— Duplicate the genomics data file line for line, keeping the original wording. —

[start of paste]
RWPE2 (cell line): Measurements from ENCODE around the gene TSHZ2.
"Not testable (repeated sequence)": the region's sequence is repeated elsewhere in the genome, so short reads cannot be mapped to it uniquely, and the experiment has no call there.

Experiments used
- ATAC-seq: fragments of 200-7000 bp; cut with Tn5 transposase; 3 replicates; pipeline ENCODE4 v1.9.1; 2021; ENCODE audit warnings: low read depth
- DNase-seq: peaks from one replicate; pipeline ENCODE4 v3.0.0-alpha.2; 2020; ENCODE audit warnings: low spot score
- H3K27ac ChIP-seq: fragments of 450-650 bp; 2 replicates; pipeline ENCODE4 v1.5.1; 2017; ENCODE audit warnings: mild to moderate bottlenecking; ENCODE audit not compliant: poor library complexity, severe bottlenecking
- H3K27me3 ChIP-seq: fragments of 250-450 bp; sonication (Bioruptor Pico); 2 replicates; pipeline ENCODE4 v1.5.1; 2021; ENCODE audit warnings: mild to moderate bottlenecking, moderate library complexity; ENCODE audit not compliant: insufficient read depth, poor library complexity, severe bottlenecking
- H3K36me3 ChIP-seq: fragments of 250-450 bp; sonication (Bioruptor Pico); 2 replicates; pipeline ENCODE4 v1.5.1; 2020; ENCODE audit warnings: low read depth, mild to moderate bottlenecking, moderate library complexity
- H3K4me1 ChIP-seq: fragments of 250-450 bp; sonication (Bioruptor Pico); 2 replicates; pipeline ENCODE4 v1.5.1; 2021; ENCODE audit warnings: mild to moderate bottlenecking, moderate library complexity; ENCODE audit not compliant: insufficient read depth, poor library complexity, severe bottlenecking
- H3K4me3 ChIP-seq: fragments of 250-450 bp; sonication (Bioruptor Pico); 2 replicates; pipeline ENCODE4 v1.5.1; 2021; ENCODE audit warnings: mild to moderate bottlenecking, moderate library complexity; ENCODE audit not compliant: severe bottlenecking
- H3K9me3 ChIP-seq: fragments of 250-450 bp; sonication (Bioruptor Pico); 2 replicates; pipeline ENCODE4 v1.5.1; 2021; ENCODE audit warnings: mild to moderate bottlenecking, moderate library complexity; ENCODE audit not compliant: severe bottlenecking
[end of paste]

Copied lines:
RWPE2 (cell line): Measurements from ENCODE around the gene TSHZ2.
"Not testable (repeated sequence)": the region's sequence is repeated elsewhere in the genome, so short reads cannot be mapped to it uniquely, and the experiment has no call there.

Experiments used
- ATAC-seq: fragments of 200-7000 bp; cut with Tn5 transposase; 3 replicates; pipeline ENCODE4 v1.9.1; 2021; ENCODE audit warnings: low read depth
- DNase-seq: peaks from one replicate; pipeline ENCODE4 v3.0.0-alpha.2; 2020; ENCODE audit warnings: low spot score
- H3K27ac ChIP-seq: fragments of 450-650 bp; 2 replicates; pipeline ENCODE4 v1.5.1; 2017; ENCODE audit warnings: mild to moderate bottlenecking; ENCODE audit not compliant: poor library complexity, severe bottlenecking
- H3K27me3 ChIP-seq: fragments of 250-450 bp; sonication (Bioruptor Pico); 2 replicates; pipeline ENCODE4 v1.5.1; 2021; ENCODE audit warnings: mild to moderate bottlenecking, moderate library complexity; ENCODE audit not compliant: insufficient read depth, poor library complexity, severe bottlenecking
- H3K36me3 ChIP-seq: fragments of 250-450 bp; sonication (Bioruptor Pico); 2 replicates; pipeline ENCODE4 v1.5.1; 2020; ENCODE audit warnings: low read depth, mild to moderate bottlenecking, moderate library complexity
- H3K4me1 ChIP-seq: fragments of 250-450 bp; sonication (Bioruptor Pico); 2 replicates; pipeline ENCODE4 v1.5.1; 2021; ENCODE audit warnings: mild to moderate bottlenecking, moderate library complexity; ENCODE audit not compliant: insufficient read depth, poor library complexity, severe bottlenecking
- H3K4me3 ChIP-seq: fragments of 250-450 bp; sonication (Bioruptor Pico); 2 replicates; pipeline ENCODE4 v1.5.1; 2021; ENCODE audit warnings: mild to moderate bottlenecking, moderate library complexity; ENCODE audit not compliant: severe bottlenecking
- H3K9me3 ChIP-seq: fragments of 250-450 bp; sonication (Bioruptor Pico); 2 replicates; pipeline ENCODE4 v1.5.1; 2021; ENCODE audit warnings: mild to moderate bottlenecking, moderate library complexity; ENCODE audit not compliant: severe bottlenecking